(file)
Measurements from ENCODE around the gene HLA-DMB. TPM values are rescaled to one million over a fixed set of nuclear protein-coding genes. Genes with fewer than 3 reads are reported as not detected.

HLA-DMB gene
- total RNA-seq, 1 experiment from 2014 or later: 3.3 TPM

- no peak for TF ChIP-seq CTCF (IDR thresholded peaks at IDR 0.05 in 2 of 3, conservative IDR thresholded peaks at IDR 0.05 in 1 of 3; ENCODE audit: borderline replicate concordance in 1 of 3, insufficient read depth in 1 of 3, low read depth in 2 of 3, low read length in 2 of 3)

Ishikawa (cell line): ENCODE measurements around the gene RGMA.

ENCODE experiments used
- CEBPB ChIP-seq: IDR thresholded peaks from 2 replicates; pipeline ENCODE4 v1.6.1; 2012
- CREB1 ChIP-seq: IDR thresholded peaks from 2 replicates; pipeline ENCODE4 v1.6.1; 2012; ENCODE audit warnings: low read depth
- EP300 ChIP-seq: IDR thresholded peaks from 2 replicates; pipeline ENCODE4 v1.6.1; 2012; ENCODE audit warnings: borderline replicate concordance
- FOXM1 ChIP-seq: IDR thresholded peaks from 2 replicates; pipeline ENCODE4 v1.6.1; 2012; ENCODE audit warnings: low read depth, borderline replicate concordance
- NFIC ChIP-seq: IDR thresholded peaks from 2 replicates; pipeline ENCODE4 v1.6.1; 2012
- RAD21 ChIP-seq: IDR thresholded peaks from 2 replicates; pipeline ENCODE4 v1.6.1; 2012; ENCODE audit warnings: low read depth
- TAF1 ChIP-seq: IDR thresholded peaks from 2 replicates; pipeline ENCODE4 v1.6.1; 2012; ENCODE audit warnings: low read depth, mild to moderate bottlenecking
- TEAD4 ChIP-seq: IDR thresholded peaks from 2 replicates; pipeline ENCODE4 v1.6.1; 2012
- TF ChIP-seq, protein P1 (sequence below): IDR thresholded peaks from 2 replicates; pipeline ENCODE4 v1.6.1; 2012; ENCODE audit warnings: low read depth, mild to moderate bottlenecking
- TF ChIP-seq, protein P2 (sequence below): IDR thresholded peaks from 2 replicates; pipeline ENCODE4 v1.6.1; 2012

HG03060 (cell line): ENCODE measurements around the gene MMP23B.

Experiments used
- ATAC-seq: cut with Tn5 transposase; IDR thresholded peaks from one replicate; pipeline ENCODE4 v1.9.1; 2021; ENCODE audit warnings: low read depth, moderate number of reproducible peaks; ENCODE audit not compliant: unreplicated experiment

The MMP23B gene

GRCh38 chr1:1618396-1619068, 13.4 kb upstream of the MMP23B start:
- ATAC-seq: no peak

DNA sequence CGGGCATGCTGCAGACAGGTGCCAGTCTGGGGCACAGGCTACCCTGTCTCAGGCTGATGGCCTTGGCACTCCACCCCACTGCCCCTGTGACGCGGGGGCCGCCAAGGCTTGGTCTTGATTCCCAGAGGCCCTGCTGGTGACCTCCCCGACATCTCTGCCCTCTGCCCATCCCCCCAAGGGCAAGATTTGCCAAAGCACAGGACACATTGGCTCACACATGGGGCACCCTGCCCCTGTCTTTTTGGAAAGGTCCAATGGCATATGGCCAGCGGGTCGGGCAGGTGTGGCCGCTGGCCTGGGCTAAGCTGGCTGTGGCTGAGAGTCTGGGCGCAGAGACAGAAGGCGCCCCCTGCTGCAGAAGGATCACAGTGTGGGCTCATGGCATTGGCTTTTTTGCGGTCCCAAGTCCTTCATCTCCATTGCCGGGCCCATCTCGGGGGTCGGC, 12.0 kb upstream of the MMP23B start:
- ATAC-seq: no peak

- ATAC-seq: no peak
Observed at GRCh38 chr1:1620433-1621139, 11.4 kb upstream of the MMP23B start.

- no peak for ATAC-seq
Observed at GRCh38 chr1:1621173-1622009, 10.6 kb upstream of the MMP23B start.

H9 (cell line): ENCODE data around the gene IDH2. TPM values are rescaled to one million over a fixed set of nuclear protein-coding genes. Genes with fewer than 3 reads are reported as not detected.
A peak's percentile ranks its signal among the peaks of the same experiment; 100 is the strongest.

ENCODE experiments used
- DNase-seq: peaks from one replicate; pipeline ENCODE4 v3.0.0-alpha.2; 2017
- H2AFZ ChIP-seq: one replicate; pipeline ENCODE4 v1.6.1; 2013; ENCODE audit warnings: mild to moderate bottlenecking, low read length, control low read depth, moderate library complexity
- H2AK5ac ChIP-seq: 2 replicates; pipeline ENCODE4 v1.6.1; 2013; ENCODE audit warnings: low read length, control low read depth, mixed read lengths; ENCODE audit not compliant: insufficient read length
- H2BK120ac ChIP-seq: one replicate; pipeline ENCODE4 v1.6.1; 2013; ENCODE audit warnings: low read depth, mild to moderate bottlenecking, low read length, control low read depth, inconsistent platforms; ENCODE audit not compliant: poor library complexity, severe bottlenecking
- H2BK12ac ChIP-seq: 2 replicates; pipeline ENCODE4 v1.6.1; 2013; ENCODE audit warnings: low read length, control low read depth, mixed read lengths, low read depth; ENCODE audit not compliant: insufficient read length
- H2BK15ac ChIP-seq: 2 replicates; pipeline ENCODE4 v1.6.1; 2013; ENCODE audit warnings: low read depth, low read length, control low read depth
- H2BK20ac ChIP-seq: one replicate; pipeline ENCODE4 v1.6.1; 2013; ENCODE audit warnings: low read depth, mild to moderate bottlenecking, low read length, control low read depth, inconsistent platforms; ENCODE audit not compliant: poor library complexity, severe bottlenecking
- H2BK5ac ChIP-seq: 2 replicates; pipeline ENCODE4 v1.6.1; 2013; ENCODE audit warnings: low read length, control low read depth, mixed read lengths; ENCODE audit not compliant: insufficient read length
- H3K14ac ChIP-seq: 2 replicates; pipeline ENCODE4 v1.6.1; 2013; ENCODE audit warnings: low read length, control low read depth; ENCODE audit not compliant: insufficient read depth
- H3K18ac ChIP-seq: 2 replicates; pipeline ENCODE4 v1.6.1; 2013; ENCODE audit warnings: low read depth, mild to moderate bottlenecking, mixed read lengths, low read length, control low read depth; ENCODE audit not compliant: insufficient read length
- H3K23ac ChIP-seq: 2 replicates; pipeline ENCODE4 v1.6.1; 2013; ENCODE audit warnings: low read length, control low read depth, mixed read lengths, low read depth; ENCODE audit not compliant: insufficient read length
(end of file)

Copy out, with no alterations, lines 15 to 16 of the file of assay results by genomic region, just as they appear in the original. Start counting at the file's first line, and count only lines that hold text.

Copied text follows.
- TF ChIP-seq, protein P1 (sequence below): IDR thresholded peaks from 2 replicates; pipeline ENCODE4 v1.6.1; 2012; ENCODE audit warnings: low read depth, mild to moderate bottlenecking
- TF ChIP-seq, protein P2 (sequence below): IDR thresholded peaks from 2 replicates; pipeline ENCODE4 v1.6.1; 2012